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Lenten Devotional, April 2: By Tate Shannon

When I read my Bible, I end up asking a lot of questions: "What does that mean?" "What's the context?" "How does this apply to me?" or even, "That didn't make sense; what’d he just say?" Sometimes things feel ambiguous or just a little too abnormal to be applicable to my life. Even so, there’s at least one thing where there’s no ambiguity.

This is a lot of reading, but bear with me. The scripture is a better teacher than I’ll ever be and these passages are particularly good at dividing my soul, spirit, and joints and revealing the attitudes of my heart:

  • For this devotion, read Mat 5:23-24, 5:38-48, 6:12-16, 11:35, Mark 11:25, Luke 6:27, 6:37, 17:3-4, Eph 4:31-32, and Col 3:13. 
  • For poignant stories on the topic, read Mat 18:21-35, Luke 15:11-32, John 8:1-11 
  • For stark examples of what this looks like in our lives, read Rom 12 (esp. vv. 17-21), and Acts 7 (esp. vv. 54-60).
  • And finally read Luke 23:26-34 remembering what Heb 9:22 teaches us.

There’s no way around it. My forgiving others is required for my own forgiveness. This is the most difficult part of forgiveness. Because we live as reflections of Jesus for those around us, we must do the same thing that Stephen did before the Sanhedrin and that Jesus did on the cross. We must, even when people slap us, steal from us, and sin against us seven times a day. We have to do it before we pray or offer our gifts to God, but the problem is that I don’t feel capable—I don’t feel like I have the capacity for so much grace.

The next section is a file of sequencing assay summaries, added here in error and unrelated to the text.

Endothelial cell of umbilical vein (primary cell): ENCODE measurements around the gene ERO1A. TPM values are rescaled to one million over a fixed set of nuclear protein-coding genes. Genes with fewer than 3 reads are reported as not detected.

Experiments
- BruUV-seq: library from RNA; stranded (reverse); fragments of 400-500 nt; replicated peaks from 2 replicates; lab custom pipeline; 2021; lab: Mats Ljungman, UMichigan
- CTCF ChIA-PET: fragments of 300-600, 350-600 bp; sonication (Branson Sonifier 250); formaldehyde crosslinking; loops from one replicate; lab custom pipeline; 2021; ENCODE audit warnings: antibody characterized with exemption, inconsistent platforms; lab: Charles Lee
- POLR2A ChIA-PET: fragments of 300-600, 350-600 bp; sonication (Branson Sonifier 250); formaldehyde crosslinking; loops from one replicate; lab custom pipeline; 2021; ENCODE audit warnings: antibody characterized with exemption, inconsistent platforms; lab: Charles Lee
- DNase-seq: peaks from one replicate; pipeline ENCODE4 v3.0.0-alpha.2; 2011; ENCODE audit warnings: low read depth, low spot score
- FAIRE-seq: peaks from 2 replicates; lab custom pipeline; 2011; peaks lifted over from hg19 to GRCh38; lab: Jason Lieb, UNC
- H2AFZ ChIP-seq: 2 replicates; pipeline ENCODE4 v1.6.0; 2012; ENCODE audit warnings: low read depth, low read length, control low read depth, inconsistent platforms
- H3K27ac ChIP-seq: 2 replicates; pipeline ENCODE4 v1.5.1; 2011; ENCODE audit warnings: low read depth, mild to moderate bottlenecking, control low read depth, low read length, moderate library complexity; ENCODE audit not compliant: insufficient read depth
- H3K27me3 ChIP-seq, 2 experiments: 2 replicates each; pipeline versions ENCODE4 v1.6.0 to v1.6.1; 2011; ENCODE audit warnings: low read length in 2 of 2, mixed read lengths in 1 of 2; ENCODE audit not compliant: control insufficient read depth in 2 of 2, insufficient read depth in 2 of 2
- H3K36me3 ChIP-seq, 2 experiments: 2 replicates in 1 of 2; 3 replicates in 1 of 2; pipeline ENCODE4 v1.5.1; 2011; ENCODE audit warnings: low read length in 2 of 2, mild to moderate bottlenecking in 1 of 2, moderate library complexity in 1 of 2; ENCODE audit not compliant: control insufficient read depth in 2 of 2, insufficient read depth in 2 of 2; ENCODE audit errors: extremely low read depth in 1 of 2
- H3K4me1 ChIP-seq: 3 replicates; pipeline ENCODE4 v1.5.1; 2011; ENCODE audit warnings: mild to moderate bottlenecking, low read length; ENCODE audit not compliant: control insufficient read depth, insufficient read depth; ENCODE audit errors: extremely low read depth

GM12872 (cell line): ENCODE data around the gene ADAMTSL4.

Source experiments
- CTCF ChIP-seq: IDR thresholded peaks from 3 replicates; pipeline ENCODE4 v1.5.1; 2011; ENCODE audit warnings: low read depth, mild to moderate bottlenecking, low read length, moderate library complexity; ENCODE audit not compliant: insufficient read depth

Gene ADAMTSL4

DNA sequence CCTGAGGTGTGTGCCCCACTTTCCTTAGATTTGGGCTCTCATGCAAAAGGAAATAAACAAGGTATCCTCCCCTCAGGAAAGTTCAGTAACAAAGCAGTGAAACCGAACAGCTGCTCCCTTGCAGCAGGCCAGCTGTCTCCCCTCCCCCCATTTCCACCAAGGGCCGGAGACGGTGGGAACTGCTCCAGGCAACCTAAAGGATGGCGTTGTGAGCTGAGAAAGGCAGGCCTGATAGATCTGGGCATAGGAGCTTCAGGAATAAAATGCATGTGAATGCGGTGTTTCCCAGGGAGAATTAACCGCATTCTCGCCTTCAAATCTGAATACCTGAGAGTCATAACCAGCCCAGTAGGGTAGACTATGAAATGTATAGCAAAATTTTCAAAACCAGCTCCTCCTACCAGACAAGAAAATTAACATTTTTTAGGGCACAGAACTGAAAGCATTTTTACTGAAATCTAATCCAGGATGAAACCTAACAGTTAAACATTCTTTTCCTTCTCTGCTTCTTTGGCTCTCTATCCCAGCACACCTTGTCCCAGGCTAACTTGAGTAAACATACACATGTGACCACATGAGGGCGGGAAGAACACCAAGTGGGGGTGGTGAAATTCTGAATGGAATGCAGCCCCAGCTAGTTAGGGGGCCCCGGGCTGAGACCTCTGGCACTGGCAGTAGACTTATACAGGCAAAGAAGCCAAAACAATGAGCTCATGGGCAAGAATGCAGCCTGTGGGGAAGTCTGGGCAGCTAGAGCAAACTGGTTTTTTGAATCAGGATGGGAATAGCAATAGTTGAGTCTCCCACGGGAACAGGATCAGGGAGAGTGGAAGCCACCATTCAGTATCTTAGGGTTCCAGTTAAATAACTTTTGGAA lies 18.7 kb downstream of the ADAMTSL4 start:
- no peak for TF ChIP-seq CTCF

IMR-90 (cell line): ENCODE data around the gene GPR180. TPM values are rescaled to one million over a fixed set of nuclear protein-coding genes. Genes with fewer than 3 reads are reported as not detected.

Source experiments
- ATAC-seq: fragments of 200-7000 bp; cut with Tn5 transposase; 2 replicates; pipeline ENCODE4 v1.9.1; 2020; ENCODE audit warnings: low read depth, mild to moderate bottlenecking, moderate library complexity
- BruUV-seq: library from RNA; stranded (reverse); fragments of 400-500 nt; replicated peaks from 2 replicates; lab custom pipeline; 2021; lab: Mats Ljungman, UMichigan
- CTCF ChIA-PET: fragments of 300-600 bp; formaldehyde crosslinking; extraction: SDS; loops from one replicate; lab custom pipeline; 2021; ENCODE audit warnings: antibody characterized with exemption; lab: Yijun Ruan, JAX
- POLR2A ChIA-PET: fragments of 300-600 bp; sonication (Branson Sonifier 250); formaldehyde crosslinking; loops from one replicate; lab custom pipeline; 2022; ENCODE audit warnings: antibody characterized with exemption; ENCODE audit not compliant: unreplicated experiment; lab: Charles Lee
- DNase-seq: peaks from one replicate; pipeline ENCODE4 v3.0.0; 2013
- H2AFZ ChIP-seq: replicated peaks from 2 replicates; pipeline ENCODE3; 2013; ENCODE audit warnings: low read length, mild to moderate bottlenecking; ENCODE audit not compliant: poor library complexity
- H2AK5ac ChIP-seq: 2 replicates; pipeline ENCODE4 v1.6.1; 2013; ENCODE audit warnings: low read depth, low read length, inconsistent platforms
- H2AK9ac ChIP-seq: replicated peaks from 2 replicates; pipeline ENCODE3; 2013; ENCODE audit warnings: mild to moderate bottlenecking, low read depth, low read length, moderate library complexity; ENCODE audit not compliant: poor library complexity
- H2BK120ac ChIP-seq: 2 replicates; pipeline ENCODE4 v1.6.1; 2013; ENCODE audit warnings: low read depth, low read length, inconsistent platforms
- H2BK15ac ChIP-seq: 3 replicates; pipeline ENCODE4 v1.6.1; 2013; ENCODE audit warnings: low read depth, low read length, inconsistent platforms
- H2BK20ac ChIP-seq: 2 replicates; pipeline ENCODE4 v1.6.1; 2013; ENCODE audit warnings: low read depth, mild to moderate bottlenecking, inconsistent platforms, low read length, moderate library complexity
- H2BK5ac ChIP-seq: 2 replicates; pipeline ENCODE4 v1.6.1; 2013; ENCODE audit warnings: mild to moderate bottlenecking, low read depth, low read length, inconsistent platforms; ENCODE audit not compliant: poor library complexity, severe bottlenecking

This is a good time to remember the parable above: How much must we forgive in comparison to the amount we’ve been forgiven? By God’s grace, we know that if we sin against Him seven times a day or seventy times seven times a day, He is faithful to forgive. We know all good things that proceed from our lives are direct results of the Holy Spirit working through us, sanctifying our hearts and minds.

These are the keys to forgiveness: we forgive because we have been forgiven. We are able to forgive because the Holy Spirit empowers us to do so. We are given grace so that we can give it. We’re filled until we overflow and can’t help but live our lives as Jesus lived His. All grace belongs to God, whether we experience it from Him, from those around us, or from ourselves to others. This is also very clear from scripture: ask Him for the ability to forgive, and He will give it to you.


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